Public perceptions of pre-incident information campaign materials for the initial response to a chemical incident: The “Remove, Remove, Remove” campaign

Holly Carter*, Dale Weston, Charles Symons, Richard Amlot

*Corresponding author for this work

Research output: Contribution to journalArticlepeer-review

4 Citations (Scopus)

Abstract

Purpose: In the event of a hazardous chemical release incident in the UK, affected members of the public would undergo improvised and interim forms of decontamination (the “Initial Operational Response” (IOR)). To enable members of the public to take recommended actions quickly, the Home Office and National Chemical, Biological, Radiological and Nuclear Centre have developed the “Remove, Remove, Remove” pre-incident information campaign. This is designed to raise awareness amongst a broad range of people with a public safety role, as well as members of the general public. The paper aims to discuss these issues. Design/methodology/approach: Public perceptions of the utility of “Remove, Remove, Remove” pre-incident information materials were assessed using focus group discussions and questionnaires. Findings: Perceptions of the “Remove, Remove, Remove” campaign poster were generally positive, and the groups agreed that releasing this type of information prior to an incident occurring is a positive step. There was consensus that the poster contains useful information, and that members of the public would benefit from receiving this information prior to a chemical incident occurring. Originality/value: The findings from this study have been used to inform the development of the “Remove, Remove, Remove” materials. These materials have been disseminated to all emergency services in the UK to further embed IOR principles, as well as to crowd safety professionals.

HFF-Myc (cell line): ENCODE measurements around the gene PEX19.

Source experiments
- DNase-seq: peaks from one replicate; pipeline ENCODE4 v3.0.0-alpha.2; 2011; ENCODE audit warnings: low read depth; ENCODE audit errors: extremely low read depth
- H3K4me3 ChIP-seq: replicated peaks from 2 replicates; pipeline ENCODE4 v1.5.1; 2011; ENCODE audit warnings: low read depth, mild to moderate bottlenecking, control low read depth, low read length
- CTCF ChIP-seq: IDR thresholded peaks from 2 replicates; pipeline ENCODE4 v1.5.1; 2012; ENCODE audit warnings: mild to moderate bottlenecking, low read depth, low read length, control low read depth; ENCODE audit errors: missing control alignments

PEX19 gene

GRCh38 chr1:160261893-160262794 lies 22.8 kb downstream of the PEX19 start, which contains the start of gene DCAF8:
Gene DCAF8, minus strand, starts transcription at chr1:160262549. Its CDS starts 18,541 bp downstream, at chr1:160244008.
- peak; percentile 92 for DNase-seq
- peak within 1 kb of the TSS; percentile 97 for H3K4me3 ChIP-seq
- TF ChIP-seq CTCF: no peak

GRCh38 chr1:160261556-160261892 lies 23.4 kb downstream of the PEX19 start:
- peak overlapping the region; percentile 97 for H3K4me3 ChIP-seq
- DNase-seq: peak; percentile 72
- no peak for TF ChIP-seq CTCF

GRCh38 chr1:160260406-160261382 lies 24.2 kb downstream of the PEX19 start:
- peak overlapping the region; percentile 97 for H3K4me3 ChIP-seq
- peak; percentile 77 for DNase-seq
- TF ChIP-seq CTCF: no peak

Original languageEnglish
Pages (from-to)565-584
Number of pages20
JournalDisaster Prevention and Management: An International Journal
Volume28
Issue number5
DOIs
Publication statusPublished - 7 Oct 2019

Keywords

  • CBRN
  • Communication
  • Preparedness and response
  • Psychology

Fingerprint

Dive into the research topics of 'Public perceptions of pre-incident information campaign materials for the initial response to a chemical incident: The “Remove, Remove, Remove” campaign'. Together they form a unique fingerprint.

Cite this